“The use of American Indian mascots as symbols in school and university athletic programs in particularly troubling,” says APA President, Ronald F. Levant, EdD. “Schools and universities are places of learning. These mascots are teaching stereotypical, misleading and, too often, insulting images of American Indians. And these negative lessons are not just affecting American Indian students; they are sending the wrong message to all students.”
Full text of the resolution can be found at http://www.apa.org/releases/ResAmIndianMascots.pdf

PAgent finished his comment with this statement:

I can’t help but wonder if this is another step toward the generalization that ANY depiction of a Native North American is offensive, regardless of content or context.

How is the depiction of a Native American in any content or context different than white folks in blackface or yellowface? I am offended by Chief Illiniwek because it is racist and stereotypical. Ever since Christopher Columbus “discovered” America, things have not been good for indigenous folks. White folks have tried to exterminate and assimilate Native Americans in this country since 1492. The debate over whether or not the Chief is offensive represents another incident in which the dominant majority is trying to tell a historically oppressed group how to feel.

Michael Smith commented on the issue of political correctness:

And just how far should we go to ban the “offensive” use of native symbols in the name of political correctness?

The term political correctness or “pc” is usually brought out by a member of the dominant paradigm as a means of diluting conversations on social justice and equity. I do not feel that it is morally correct to reduce Native Americans to a racist caricature and then to dismiss the conversation by relegating it to the bowels of political correctness. I feel that we should go “all the way” when it comes to banning the use of native symbolism that is not sanctioned by native peoples. (Yes, I realize that there have been native folks who are pro-chief, please go back and read Pharr’s words on tokenism and assimilation.)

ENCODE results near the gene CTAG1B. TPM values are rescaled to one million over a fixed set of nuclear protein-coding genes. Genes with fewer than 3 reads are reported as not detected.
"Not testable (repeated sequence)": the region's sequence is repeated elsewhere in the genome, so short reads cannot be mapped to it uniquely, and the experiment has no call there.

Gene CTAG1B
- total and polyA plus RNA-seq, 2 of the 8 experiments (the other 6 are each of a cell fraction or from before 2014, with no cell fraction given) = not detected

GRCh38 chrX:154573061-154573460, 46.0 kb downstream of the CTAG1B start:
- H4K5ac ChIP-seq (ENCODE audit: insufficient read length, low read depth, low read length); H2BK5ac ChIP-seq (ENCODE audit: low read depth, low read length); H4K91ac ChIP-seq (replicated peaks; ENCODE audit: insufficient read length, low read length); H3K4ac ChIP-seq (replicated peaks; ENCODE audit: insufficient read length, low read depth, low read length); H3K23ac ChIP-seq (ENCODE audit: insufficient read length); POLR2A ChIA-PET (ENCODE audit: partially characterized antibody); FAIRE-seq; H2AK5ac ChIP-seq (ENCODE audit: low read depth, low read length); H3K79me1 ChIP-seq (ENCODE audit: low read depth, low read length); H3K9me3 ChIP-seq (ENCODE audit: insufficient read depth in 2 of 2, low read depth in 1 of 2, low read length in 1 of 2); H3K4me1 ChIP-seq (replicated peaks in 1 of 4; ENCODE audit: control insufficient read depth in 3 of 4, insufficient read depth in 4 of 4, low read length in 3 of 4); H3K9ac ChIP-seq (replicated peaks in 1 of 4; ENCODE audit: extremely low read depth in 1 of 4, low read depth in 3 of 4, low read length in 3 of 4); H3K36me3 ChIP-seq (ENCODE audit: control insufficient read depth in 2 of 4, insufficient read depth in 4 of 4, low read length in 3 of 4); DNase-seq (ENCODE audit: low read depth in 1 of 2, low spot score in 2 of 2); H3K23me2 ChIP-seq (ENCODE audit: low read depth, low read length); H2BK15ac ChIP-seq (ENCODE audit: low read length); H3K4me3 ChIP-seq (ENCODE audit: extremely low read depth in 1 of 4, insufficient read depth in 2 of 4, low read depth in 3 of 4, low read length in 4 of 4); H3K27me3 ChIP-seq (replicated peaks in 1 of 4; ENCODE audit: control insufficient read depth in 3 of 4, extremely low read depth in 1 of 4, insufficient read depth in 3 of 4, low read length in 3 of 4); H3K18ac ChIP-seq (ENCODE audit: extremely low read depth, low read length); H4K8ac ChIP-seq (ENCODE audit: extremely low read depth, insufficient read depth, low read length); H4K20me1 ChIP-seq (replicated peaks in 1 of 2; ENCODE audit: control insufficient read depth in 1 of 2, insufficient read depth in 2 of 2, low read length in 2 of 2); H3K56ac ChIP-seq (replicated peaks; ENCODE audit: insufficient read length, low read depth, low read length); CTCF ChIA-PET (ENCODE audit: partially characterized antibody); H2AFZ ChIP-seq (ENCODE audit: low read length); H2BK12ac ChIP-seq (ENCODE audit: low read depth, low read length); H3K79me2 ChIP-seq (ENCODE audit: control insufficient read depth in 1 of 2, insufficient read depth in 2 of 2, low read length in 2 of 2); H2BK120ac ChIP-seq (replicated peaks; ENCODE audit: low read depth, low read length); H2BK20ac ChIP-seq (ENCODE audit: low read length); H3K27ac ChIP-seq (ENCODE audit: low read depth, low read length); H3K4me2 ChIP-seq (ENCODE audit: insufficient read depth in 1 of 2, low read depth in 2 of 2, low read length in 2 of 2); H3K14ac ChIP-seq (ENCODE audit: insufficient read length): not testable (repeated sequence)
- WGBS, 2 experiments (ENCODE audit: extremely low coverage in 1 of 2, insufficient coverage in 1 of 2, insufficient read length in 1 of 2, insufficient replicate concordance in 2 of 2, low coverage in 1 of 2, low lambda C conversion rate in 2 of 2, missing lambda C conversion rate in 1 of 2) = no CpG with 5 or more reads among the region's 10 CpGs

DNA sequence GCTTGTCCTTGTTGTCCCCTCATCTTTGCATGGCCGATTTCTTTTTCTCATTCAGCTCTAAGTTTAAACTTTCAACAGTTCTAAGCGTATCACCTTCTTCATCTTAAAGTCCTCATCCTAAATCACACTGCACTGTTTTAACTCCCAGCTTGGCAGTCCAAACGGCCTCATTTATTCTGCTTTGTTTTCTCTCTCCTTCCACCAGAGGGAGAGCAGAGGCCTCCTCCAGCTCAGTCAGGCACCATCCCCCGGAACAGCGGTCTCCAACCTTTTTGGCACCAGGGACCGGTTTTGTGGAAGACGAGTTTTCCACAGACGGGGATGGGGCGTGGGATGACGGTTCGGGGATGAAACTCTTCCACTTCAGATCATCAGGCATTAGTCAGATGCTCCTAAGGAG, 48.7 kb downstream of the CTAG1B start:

Lyn had this to say:

The court struck a blow for freedom from the tyranny of the few…I really don’t care if a white kid, green kid or whatever portrays the fictional character of Chief Illiniwek. I don’t care if the dance is too authentic or not authentic enough…It doesn’t have to measure up to all of these standards set by the aggrieved group…The idea that only the feelings of actual Native Americans should count on this issue is backassed since it is supposedly the image of Native Americans as perceived by the larger population that is at stake her. The larger population overwhelming sees the Chief as a positive figure. Let freedom of expression win.

I can’t help but laugh and cry at the same time… Yes, the tyranny of Native Americans and their allies is well documented. (Please note that sarcasm is set to ludicrous and plaid.) I usually try to approach my blog commentors with a dose of compassion and charity, but this is really stretching me. Lyn, us white folks need to sit in a room and talk about our privilege for a bit.